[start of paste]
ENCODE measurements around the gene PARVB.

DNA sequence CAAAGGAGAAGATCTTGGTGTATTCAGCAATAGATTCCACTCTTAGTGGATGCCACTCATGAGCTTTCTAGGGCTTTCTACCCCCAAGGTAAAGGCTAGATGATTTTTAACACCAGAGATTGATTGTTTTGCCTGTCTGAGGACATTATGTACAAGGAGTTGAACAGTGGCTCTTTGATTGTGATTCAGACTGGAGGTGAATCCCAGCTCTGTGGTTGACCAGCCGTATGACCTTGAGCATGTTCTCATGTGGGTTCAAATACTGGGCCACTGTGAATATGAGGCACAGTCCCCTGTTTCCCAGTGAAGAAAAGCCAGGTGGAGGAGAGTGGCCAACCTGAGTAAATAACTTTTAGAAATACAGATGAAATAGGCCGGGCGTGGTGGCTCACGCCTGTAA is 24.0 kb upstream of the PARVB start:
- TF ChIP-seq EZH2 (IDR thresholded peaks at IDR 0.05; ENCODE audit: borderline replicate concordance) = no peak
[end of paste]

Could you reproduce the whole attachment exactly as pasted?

ENCODE measurements around the gene PARVB.

DNA sequence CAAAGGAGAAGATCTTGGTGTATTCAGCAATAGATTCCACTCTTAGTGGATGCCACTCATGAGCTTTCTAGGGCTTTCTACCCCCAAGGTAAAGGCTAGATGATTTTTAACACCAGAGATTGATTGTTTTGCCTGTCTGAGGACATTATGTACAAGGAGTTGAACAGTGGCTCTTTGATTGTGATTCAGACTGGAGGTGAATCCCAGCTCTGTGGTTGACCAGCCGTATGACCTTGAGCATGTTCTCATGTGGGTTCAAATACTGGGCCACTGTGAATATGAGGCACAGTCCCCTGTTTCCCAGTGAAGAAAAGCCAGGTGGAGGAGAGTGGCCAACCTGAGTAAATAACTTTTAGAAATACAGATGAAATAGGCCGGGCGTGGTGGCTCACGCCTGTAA is 24.0 kb upstream of the PARVB start:
- TF ChIP-seq EZH2 (IDR thresholded peaks at IDR 0.05; ENCODE audit: borderline replicate concordance) = no peak